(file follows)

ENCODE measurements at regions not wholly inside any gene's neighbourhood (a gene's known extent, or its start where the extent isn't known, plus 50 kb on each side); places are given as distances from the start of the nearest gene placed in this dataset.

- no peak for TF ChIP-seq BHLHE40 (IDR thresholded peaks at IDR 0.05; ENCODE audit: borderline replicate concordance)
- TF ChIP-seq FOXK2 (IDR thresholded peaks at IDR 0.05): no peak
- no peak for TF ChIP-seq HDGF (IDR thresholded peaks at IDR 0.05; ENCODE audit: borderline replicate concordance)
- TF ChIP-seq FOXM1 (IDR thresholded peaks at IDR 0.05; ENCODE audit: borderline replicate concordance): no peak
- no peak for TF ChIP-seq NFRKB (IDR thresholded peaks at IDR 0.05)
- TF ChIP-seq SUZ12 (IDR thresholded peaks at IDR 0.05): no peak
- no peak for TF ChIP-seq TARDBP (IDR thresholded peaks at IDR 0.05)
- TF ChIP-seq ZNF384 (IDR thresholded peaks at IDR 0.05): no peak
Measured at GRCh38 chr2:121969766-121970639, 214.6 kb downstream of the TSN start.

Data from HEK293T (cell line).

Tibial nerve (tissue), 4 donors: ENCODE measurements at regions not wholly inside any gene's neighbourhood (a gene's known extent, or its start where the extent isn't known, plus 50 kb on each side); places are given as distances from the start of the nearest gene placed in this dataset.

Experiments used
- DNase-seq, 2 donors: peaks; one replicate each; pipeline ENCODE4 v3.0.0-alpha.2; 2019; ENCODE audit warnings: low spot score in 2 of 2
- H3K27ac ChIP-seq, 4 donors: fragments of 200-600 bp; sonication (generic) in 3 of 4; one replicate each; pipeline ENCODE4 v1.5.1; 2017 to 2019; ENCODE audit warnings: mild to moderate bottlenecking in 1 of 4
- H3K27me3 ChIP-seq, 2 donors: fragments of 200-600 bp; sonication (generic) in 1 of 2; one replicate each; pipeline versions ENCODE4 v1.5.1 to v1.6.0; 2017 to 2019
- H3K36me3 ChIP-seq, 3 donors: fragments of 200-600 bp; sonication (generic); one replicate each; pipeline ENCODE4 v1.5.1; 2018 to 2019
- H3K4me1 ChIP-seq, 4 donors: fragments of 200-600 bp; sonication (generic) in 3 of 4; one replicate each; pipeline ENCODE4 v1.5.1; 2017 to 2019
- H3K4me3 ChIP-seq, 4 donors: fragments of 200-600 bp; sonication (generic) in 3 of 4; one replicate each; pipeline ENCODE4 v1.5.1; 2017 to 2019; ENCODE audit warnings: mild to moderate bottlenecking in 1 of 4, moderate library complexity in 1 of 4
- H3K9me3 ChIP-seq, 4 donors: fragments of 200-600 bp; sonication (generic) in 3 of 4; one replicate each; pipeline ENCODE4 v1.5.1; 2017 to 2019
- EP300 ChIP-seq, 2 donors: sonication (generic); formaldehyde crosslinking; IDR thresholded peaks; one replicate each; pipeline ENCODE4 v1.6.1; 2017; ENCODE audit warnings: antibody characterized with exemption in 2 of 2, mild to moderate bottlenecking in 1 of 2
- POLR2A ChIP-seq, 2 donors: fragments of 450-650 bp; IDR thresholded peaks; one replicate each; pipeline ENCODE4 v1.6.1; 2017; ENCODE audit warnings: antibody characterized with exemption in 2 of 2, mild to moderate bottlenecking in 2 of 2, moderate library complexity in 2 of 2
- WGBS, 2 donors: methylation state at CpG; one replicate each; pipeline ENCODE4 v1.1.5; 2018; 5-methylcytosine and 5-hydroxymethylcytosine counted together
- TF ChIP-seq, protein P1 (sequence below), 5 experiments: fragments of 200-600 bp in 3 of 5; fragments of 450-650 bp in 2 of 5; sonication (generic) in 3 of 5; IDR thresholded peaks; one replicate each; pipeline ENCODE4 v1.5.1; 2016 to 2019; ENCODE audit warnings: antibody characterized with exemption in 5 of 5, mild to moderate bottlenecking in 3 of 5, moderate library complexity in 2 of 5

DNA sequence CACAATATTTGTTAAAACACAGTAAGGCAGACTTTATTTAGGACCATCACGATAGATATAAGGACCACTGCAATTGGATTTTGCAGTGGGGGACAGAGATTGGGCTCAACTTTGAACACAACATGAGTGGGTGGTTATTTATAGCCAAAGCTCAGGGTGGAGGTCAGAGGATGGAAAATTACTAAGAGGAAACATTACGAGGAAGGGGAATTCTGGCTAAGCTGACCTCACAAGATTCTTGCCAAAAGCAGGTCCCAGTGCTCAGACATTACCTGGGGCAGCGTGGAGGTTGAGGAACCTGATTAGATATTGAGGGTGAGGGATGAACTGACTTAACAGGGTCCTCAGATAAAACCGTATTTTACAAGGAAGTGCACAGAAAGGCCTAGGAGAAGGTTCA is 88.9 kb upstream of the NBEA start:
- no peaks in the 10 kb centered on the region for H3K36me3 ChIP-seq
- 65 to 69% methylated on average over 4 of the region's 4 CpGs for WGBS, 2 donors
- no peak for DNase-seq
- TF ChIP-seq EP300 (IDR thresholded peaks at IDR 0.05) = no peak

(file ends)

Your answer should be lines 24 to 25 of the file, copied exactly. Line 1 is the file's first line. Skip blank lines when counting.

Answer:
- TF ChIP-seq, protein P1 (sequence below), 5 experiments: fragments of 200-600 bp in 3 of 5; fragments of 450-650 bp in 2 of 5; sonication (generic) in 3 of 5; IDR thresholded peaks; one replicate each; pipeline ENCODE4 v1.5.1; 2016 to 2019; ENCODE audit warnings: antibody characterized with exemption in 5 of 5, mild to moderate bottlenecking in 3 of 5, moderate library complexity in 2 of 5

DNA sequence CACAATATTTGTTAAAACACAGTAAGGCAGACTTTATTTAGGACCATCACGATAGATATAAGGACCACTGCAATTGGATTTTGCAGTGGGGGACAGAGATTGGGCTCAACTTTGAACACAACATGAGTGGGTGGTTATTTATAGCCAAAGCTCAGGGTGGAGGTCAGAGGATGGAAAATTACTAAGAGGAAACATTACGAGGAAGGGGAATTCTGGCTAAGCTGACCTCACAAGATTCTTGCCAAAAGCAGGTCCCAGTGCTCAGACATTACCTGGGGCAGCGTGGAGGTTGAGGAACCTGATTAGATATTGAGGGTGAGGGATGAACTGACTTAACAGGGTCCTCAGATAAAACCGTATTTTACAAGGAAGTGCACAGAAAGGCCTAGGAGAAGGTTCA is 88.9 kb upstream of the NBEA start: